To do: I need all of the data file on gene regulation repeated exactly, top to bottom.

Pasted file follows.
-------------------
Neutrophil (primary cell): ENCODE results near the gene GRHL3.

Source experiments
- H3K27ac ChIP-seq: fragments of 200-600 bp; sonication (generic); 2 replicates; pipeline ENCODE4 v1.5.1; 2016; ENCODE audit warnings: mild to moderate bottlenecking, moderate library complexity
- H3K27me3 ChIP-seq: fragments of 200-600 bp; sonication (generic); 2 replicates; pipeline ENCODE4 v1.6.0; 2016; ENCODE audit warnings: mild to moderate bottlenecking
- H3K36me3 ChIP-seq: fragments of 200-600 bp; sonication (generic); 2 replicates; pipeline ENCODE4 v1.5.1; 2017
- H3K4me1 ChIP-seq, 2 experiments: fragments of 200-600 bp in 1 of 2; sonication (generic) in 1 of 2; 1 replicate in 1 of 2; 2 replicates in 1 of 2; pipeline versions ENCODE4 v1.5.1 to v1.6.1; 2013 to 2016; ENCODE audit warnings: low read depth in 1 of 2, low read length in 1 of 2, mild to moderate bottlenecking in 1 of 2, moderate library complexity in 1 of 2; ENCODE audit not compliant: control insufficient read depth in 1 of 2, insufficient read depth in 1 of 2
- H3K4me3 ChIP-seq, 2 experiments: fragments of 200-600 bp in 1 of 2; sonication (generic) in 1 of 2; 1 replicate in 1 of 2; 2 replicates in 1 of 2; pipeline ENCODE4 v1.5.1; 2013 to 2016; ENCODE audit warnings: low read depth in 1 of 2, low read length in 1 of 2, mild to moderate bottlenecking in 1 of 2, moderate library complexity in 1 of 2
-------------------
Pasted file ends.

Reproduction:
Neutrophil (primary cell): ENCODE results near the gene GRHL3.

Source experiments
- H3K27ac ChIP-seq: fragments of 200-600 bp; sonication (generic); 2 replicates; pipeline ENCODE4 v1.5.1; 2016; ENCODE audit warnings: mild to moderate bottlenecking, moderate library complexity
- H3K27me3 ChIP-seq: fragments of 200-600 bp; sonication (generic); 2 replicates; pipeline ENCODE4 v1.6.0; 2016; ENCODE audit warnings: mild to moderate bottlenecking
- H3K36me3 ChIP-seq: fragments of 200-600 bp; sonication (generic); 2 replicates; pipeline ENCODE4 v1.5.1; 2017
- H3K4me1 ChIP-seq, 2 experiments: fragments of 200-600 bp in 1 of 2; sonication (generic) in 1 of 2; 1 replicate in 1 of 2; 2 replicates in 1 of 2; pipeline versions ENCODE4 v1.5.1 to v1.6.1; 2013 to 2016; ENCODE audit warnings: low read depth in 1 of 2, low read length in 1 of 2, mild to moderate bottlenecking in 1 of 2, moderate library complexity in 1 of 2; ENCODE audit not compliant: control insufficient read depth in 1 of 2, insufficient read depth in 1 of 2
- H3K4me3 ChIP-seq, 2 experiments: fragments of 200-600 bp in 1 of 2; sonication (generic) in 1 of 2; 1 replicate in 1 of 2; 2 replicates in 1 of 2; pipeline ENCODE4 v1.5.1; 2013 to 2016; ENCODE audit warnings: low read depth in 1 of 2, low read length in 1 of 2, mild to moderate bottlenecking in 1 of 2, moderate library complexity in 1 of 2